Unbalancing Act

The Battle for Balance

Getting out of balance often causes serious problems—for us and for our planet. In fact, respecting the Earth's need for balance is essential to our own well-being.

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Scientists estimate that several million to 100 million species of plants, animals, and other organisms share the Earth. This huge ran shows how much we still have to learn.

These are examples of the latest counts for known species:

  • Vertebrate animals: 53,000
  • Invertebrate animals: 1.2 million
  • Insects: 950,000
  • Plants: 270,000
  • Bacteria and other microbes: countless millions

By any measure, we've identified only a sliver of the species that share our world.


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Source: SNZP, Stephanie Garnett

Most undiscovered species probably live in rainforests or coral reefs—perhaps the most endangered habitats on Earth.

We're always trying to balance things: schoolwork, activities, social life, chores, and all the rest. It's not easy. Tackling one thing often means ignoring another. If that goes on too long, it can threaten a person's physical and emotional health. Picture yourself on a seesaw just after the other person has leapt off suddenly. You've probably had times when you felt exactly like that.

Just like us, our Earth needs balance. And that balance, scientists warn, is precisely what human actions are undermining. In the past few centuries, we've managed to change the world in amazing ways: highways link whole continents, forests disappear, dams tame mighty rivers, crops bloom in deserts, and buildings scrape the sky. All that is wonderful in its way. But these changes—and many more—have altered the planet's balance in unfathomable ways.

 

Once the trees come down, what will happen to this land? Source: Washington Department of Fish and Wildlife Once the trees come down, what will happen to this land?
Source: Washington Department of Fish & Wildlife

 

THROWING THE EARTH OFF BALANCE

Here are just a few human actions—and their effects:

  • Agriculture: High-tech farming sometimes treats the land like dirt, which can lead to massive erosion as well as runoff that poisons water supplies.
  • Deforestation: Needing lumber or land for farms and towns, we've cleared vast areas of forest.
  • Habitat Fragmentation: Countless animals have wound up with only small, isolated pockets of habitat. That can make it almost impossible for them to find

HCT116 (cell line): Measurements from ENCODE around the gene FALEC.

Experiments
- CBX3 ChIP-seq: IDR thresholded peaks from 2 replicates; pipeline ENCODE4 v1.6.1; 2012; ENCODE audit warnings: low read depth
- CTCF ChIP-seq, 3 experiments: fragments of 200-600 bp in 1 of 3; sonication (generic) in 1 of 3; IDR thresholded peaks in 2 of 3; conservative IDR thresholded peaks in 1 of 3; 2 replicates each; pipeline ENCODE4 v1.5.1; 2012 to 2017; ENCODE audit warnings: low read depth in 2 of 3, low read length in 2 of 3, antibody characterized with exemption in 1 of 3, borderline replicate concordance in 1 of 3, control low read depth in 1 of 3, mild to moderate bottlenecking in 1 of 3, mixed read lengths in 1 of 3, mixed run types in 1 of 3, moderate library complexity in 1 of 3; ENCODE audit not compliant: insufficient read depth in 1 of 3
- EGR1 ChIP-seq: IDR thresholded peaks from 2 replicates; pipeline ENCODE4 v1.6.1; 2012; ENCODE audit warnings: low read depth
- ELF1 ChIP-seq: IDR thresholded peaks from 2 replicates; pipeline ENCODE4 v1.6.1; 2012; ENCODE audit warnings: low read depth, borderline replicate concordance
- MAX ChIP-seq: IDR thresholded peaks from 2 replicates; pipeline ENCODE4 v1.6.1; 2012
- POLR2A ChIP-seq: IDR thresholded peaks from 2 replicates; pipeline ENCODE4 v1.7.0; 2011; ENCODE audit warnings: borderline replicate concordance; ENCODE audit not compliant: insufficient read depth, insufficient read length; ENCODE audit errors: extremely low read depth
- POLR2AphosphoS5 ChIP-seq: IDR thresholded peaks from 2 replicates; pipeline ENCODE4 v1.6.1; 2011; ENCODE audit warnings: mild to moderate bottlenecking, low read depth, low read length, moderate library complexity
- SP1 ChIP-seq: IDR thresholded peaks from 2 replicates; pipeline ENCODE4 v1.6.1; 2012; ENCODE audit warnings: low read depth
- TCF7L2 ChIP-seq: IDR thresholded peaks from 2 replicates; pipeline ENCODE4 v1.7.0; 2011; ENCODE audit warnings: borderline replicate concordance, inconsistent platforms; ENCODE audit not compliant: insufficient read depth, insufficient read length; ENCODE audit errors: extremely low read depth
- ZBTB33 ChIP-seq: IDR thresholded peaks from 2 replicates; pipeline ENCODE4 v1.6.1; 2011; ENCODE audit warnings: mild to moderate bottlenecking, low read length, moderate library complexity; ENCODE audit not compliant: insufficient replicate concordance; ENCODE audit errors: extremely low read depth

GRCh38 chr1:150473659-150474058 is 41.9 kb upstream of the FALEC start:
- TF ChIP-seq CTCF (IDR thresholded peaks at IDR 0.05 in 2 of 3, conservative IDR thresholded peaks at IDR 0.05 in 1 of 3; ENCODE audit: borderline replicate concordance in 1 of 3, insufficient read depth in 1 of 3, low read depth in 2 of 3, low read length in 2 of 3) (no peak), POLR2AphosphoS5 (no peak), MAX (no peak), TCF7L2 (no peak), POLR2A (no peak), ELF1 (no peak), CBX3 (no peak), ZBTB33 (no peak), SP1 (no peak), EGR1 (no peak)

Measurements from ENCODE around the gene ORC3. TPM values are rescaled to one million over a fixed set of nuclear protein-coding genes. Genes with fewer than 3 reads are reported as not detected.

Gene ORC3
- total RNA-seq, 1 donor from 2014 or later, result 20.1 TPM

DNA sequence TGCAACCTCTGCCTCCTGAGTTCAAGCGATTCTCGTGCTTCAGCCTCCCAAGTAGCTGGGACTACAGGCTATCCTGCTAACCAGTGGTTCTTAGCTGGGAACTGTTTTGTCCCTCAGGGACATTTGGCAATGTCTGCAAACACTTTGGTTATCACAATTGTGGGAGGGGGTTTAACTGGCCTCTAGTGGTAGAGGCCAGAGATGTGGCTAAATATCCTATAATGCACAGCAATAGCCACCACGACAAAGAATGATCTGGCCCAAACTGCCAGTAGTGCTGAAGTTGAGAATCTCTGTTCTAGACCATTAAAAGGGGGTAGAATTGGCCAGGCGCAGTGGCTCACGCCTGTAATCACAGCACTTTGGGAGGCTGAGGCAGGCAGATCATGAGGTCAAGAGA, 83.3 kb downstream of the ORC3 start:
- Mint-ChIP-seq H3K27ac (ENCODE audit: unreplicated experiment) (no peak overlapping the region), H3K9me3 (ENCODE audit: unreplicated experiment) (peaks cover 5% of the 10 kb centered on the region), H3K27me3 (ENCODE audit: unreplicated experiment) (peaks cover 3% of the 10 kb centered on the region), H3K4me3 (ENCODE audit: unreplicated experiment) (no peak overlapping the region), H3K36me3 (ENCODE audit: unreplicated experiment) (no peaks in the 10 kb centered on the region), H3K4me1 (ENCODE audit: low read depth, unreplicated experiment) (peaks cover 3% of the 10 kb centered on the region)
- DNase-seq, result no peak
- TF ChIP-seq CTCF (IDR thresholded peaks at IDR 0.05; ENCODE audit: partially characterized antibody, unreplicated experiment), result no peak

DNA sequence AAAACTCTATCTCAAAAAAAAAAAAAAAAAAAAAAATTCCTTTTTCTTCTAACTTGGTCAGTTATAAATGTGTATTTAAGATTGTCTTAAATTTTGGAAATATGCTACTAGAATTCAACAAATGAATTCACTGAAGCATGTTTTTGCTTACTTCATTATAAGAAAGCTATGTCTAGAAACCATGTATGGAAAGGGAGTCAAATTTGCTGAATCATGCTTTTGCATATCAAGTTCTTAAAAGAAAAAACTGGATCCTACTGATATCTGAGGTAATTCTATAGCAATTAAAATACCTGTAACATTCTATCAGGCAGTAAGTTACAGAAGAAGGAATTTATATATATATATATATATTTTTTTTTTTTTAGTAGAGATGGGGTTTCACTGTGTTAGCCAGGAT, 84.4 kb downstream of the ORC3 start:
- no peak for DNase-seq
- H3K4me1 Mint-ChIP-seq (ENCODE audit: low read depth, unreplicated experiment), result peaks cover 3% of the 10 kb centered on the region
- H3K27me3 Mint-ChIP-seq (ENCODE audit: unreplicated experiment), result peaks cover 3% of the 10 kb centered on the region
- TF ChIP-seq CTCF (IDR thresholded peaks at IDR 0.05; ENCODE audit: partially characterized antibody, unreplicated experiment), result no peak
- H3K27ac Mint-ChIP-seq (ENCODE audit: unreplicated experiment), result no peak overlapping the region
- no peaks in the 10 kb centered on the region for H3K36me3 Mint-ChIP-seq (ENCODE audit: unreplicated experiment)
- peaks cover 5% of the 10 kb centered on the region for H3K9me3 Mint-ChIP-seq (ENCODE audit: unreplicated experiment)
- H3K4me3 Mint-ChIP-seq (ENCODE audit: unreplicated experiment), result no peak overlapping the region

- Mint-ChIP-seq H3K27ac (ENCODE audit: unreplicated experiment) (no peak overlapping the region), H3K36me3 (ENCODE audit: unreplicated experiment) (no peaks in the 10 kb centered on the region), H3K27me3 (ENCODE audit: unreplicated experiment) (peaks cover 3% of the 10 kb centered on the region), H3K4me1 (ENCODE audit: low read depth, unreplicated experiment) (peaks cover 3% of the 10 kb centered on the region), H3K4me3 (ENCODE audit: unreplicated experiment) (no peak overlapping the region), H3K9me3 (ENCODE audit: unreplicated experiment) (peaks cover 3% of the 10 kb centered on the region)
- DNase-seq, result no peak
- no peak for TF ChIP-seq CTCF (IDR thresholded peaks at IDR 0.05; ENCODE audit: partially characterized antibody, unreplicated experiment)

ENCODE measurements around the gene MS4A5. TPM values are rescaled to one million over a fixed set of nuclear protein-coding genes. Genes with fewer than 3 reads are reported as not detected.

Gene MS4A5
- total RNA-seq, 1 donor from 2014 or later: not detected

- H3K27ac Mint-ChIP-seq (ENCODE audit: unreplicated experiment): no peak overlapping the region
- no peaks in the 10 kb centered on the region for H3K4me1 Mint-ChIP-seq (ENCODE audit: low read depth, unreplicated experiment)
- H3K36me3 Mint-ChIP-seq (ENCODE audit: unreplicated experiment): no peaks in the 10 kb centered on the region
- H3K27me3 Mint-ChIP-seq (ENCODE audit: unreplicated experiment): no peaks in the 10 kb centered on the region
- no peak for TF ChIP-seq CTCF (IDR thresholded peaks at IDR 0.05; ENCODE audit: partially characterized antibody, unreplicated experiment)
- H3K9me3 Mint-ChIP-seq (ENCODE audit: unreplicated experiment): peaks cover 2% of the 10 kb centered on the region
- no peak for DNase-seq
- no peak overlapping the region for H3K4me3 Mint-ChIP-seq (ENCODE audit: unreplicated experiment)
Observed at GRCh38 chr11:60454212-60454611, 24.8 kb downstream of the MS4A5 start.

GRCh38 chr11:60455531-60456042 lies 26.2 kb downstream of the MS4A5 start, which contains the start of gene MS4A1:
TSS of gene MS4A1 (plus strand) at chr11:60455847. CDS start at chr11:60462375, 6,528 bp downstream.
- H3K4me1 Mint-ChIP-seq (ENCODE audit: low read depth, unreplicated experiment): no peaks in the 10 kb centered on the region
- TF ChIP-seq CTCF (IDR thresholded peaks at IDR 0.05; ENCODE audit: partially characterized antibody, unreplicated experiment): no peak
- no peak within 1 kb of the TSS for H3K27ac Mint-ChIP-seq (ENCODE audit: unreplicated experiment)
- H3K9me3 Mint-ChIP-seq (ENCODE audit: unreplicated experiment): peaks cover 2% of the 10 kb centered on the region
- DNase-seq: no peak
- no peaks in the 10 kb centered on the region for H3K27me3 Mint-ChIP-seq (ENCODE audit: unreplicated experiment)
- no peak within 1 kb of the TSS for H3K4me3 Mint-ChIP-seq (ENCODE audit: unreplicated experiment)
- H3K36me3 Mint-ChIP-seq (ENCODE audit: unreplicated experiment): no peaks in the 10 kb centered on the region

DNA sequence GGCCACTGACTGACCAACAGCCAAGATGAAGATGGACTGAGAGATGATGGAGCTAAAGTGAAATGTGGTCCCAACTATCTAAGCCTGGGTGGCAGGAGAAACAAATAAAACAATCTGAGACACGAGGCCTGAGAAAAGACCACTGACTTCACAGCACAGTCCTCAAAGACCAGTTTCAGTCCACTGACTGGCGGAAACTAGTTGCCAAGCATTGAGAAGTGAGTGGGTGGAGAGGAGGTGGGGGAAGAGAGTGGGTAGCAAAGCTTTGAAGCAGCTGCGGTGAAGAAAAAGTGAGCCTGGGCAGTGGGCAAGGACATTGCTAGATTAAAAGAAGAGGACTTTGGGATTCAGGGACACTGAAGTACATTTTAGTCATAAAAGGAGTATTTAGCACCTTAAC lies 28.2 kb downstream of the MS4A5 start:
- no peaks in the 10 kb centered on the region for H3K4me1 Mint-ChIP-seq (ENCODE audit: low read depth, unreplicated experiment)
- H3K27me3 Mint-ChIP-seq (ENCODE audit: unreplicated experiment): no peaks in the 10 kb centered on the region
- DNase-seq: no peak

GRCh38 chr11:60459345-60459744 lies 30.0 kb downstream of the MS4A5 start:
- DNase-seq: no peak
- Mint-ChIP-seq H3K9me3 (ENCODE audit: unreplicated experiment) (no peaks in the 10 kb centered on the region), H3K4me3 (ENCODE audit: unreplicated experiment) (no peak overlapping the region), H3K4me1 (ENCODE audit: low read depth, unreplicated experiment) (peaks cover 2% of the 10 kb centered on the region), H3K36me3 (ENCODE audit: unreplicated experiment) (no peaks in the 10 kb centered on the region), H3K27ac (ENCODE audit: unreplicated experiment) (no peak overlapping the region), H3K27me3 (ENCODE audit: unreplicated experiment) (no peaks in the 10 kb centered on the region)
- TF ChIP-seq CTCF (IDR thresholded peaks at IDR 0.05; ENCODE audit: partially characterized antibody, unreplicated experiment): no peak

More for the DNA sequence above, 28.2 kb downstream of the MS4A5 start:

food and mates.
  • Sprawl: Growing populations need space. To get it, we're paving over more and more of the natural world.
  • Water Control: Damming rivers and creating artificial lakes greatly impact the surrounding land—and people.

 

Watch the forest disappear as roads and houses fragment the land. It's urban sprawl in action.
Source: John Rozum, NEMO

 

BIODIVERSITY: A SIGN OF BALANCE

Maintaining Earth's balance is tricky business. So many forces affect the environment that pinpointing causes and effects is incredibly difficult.

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Changes in the climate or habitat lead to loss of biodiversity.
Source: United Nations Environment Programme

Scientists have found, however, that one good measure of balance is whether we are maintaining biodiversity. That's the full range of plants and animals living in an area—and the relationships among them.

Loss of biodiversity can take a toll on human health. For example, disease-carrying mice may increase in number when their predators become scarce. One of the best-known examples of what happens when biodiversity declines is the spread of Lyme disease.

ECOSYSTEMS IN ACTION

New York City recently saved several billion dollars. How? By protecting farmland in its Catskill Mountains watershed area. As rainwater runs through the creeks, streams, and wetlands of this protected land, natural processes clean the water efficiently. As a result, the city gets a steady flow of good drinking water. And taxpayers don't have to pay for expensive equipment to clean their water.

That's just one example of how humans benefit from "intact functioning ecosytems"—or undisturbed ecosystems. Researchers demonstrated recently that the world saves $33 trillion a year, thanks to nature's "ecosystem services." Typical services include flood control and storm protection (from wetlands), fish harvests and related jobs (from coral reefs), and fertile soil for farming (from grasslands).

 

Trees and air quality around the country. Source: American Forests Source: American Forests

 

Redwood Forest. Source: National Park Service Redwood Forest
Source: National Park Service

Other studies have found that an undisturbed ecosystem is worth nearly twice as much—in terms of the value of products it can produce—than the same amount of developed land. The United States Department of Agriculture calculated that by removing pollutants from city air, trees also cut our health costs. Trees are nature's efficient air-cleaning machines.

In fairy tales, walking into the woods often means trouble. Forests are painted as dark, wild places filled with unseen dangers. Unexplored wilderness can be frightening. But it also promotes our well-being in ways we are only beginning to understand.

 

health_iconHow does biodiversity loss help spread Lyme disease?

science_iconWhat can other cultures teach us about biodiversity?

 

Unbalancing Act Home back_unbalancenext_unbalance How does modern agriculture cultivate food for thought?

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